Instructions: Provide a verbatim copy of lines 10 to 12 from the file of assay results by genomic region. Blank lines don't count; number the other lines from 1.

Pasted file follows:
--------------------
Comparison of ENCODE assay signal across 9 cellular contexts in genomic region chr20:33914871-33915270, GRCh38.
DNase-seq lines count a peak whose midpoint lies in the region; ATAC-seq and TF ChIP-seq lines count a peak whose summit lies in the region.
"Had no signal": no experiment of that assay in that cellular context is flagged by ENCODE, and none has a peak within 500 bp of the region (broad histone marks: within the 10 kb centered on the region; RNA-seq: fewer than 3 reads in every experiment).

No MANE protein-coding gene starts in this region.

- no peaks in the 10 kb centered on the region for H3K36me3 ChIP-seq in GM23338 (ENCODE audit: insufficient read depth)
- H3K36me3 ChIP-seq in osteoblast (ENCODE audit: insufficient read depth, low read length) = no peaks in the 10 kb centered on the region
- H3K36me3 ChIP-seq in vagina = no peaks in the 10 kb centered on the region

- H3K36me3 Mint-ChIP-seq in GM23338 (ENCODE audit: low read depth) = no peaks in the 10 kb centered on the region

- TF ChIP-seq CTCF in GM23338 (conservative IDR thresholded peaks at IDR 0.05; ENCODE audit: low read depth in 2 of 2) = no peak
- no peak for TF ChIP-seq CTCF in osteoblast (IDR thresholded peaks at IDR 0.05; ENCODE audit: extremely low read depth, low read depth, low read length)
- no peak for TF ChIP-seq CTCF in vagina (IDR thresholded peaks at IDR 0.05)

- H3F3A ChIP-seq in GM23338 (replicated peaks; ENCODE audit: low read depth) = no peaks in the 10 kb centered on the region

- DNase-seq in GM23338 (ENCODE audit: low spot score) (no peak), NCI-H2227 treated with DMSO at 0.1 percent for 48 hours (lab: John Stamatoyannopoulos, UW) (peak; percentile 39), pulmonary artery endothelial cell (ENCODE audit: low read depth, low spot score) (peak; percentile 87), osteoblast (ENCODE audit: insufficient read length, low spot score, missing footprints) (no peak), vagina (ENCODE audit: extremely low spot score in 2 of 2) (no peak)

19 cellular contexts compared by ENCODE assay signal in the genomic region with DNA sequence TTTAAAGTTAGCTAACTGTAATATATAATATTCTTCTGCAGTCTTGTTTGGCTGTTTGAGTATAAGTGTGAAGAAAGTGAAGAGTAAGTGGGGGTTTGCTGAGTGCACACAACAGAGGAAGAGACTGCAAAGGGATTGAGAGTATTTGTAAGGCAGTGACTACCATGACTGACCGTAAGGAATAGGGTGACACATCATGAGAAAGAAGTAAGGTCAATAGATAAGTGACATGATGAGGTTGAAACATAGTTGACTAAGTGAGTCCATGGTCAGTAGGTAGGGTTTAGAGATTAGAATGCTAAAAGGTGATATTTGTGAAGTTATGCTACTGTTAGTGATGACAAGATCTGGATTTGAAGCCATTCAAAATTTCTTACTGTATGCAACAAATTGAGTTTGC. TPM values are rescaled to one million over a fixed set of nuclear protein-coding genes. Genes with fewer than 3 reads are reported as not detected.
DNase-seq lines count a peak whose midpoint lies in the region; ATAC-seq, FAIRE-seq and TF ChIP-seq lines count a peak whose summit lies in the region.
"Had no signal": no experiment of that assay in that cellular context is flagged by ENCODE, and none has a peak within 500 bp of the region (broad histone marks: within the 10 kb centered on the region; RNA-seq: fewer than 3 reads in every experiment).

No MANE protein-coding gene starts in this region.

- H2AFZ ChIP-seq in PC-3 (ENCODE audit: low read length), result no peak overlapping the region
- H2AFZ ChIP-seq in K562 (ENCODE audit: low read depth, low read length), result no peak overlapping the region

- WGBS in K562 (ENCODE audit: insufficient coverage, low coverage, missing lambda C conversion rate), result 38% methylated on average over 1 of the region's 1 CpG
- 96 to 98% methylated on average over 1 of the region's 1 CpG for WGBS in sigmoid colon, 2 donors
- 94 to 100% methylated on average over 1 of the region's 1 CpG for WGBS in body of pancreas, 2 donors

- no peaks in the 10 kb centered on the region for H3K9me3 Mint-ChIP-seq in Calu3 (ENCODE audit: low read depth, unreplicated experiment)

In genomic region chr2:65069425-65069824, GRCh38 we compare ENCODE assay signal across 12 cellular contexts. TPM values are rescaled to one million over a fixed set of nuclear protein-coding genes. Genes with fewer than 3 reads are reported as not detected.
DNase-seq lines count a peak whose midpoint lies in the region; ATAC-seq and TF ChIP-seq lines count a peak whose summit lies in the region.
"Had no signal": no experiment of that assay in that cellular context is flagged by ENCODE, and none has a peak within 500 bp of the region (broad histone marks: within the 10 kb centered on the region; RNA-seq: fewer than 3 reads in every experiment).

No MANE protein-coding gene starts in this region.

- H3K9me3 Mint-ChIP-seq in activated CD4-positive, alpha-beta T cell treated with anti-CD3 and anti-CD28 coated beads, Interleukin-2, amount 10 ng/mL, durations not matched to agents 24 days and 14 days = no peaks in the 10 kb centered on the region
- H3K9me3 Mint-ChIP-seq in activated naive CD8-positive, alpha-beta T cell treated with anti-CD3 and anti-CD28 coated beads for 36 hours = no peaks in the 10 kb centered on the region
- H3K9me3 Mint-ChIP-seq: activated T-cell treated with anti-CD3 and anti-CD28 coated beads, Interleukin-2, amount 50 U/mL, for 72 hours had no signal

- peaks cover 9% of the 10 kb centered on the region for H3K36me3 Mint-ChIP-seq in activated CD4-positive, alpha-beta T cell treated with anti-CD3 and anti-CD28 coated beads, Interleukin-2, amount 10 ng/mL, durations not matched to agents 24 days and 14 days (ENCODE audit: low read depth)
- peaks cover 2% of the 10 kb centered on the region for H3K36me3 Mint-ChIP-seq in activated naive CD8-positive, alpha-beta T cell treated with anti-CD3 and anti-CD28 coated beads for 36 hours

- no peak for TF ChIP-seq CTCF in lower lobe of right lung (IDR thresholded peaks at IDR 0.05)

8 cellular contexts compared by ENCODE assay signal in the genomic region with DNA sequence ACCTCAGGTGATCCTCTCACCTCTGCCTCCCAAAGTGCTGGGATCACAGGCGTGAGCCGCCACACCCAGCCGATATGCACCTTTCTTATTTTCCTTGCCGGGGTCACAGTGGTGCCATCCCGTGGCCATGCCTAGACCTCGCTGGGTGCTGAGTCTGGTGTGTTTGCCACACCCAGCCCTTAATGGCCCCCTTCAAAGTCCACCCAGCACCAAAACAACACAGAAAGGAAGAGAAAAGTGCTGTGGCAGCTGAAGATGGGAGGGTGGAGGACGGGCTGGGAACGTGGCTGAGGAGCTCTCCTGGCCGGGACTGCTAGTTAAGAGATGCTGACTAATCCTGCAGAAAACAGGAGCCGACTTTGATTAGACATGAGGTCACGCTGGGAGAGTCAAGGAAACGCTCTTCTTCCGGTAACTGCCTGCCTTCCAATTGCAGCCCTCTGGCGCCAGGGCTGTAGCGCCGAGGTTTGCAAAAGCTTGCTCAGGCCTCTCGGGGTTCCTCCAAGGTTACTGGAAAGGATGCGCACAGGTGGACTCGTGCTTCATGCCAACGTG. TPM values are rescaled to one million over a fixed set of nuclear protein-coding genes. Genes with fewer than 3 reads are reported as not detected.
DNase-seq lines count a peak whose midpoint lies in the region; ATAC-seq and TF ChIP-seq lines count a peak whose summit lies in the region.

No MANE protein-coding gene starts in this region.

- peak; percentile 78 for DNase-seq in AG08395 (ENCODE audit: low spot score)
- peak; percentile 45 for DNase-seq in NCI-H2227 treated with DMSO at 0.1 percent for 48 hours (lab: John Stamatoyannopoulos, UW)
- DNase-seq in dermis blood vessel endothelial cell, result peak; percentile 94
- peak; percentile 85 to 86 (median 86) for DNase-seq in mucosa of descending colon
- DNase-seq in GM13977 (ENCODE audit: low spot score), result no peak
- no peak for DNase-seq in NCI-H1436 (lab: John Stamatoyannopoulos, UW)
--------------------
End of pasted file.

- no peak for TF ChIP-seq CTCF in osteoblast (IDR thresholded peaks at IDR 0.05; ENCODE audit: extremely low read depth, low read depth, low read length)
- no peak for TF ChIP-seq CTCF in vagina (IDR thresholded peaks at IDR 0.05)

- H3F3A ChIP-seq in GM23338 (replicated peaks; ENCODE audit: low read depth) = no peaks in the 10 kb centered on the region